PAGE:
We are letting our hair kill us:
WINSTON-SALEM, N.C. – About a third of black women cite complications of hair care as the reason they do not exercise or exercise less than they would like, according to Amy J. McMichael, M.D., the lead investigator of a study from Wake Forest University School of Medicine.
McMichael, associate professor of dermatology, specializes in hair and scalp diseases, ethnic and pigmented skin diseases, and general dermatology and skin care. “I see a lot of African American women in our clinic and had noticed how many of them are overweight. This puts these women at risk for hypertension, diabetes and other serious problems.”
In fact studies show that 77 percent of black women are overweight or obese, McMichael said. “I thought it would be interesting to look at what role their hair plays in their amount of exercise. Many African American women with coarser hair use either heat straighteners or chemical products to straighten their hair. Depending on how coarse or fragile their hair is, they can’t just wash their hair after exercise without having to go through the whole process again, and that can take hours. Over-washing fragile hair can make it break off easily.”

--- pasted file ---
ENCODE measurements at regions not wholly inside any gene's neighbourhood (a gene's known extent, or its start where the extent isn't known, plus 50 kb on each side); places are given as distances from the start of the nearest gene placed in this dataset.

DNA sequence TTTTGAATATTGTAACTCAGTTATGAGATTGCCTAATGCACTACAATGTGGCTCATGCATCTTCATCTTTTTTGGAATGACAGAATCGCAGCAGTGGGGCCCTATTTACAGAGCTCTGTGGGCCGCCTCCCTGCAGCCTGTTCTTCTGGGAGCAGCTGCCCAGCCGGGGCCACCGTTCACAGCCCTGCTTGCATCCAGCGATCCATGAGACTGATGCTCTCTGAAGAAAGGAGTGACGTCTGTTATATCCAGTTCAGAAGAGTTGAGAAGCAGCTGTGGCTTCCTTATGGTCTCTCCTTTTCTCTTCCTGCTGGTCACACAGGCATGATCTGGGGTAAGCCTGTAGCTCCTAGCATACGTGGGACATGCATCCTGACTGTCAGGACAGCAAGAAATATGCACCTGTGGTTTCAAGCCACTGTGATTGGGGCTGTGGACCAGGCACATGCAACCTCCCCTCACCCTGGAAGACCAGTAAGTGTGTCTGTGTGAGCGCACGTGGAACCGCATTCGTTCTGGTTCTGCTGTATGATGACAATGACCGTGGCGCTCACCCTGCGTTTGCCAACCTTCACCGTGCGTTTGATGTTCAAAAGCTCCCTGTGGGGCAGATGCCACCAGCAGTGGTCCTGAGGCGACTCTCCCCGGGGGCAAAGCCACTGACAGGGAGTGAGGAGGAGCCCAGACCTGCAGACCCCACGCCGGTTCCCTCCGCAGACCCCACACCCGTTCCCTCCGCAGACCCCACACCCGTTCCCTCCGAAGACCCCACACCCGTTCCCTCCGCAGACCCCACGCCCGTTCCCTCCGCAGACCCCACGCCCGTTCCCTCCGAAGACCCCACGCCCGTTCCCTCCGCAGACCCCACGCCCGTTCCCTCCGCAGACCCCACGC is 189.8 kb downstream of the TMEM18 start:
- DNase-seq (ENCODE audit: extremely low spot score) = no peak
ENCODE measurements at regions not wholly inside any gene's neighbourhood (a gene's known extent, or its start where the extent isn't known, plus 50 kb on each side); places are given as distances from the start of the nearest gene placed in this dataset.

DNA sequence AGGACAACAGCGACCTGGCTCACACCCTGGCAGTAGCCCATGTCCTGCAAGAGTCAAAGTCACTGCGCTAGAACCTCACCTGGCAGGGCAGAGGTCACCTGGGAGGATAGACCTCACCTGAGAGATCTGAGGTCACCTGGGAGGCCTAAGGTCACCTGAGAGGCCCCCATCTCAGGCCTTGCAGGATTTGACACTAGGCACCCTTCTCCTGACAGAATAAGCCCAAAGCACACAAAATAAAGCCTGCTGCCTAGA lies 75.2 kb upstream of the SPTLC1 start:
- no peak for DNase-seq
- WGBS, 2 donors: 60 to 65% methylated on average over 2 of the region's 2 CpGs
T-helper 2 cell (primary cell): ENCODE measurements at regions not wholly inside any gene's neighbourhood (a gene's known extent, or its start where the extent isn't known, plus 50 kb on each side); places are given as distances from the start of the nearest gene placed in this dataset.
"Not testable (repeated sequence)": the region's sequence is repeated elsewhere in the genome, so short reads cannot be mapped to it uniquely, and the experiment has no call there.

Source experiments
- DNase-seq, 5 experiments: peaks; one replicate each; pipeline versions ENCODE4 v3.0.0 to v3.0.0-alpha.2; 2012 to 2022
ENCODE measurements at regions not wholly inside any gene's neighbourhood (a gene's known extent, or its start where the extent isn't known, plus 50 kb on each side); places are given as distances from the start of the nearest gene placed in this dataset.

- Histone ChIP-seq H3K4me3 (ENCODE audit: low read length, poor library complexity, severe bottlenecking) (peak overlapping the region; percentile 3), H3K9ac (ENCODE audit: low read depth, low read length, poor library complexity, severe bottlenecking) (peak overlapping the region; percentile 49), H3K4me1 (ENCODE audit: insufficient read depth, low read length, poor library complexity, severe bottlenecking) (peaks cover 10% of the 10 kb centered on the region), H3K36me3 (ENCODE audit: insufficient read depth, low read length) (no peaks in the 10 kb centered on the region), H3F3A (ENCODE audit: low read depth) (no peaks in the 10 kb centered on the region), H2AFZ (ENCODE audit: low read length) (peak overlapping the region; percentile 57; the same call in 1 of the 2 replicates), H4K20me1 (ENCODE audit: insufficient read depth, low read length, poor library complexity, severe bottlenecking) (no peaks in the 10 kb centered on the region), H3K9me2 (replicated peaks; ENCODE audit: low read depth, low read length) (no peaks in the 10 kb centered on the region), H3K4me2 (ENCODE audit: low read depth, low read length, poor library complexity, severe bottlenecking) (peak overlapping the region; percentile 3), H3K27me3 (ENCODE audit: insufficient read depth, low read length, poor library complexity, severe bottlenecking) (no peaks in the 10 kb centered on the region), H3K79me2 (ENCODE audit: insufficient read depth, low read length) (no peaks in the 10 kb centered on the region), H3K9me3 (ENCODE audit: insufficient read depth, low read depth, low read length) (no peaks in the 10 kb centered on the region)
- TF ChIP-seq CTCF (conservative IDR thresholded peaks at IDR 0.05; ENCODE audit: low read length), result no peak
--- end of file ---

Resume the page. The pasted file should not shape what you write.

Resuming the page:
McMichael and the team of investigators from the Department of Dermatology, the Division of Public Health Sciences, and the medical school interviewed 103 black women about how much and what types of exercise they do, and the time, expense and complications of caring for their hair. Sixty-four of the respondents had relaxed their hair by various means.
All of the respondents believed it was important for them to exercise. And 50 percent stated that they considered changing their hair to make it easier to exercise.
To read the rest of the article click on "Dermatologic Barriers to Exercise in Black Women" in the left sidebar under "Articles."
I'm not unsympathetic to the hair issue. But I will readily admit I don't understand it. When I had hair I still exercised and exercised hard. I never allowed my hair to stop me from working out, but then again I rarely went to the beauty salon either, unless it was to get a relaxer. So, I rarely had a hairstyle I had to "protect." I've talked hair on this blog before, but as the study notes there are no easy solutions. If you have straightened or relaxed hair, you're gonna sweat it out. There's no way around that if you're working as hard as you should work.
To those who navigate their workouts and their hair, how do you do it?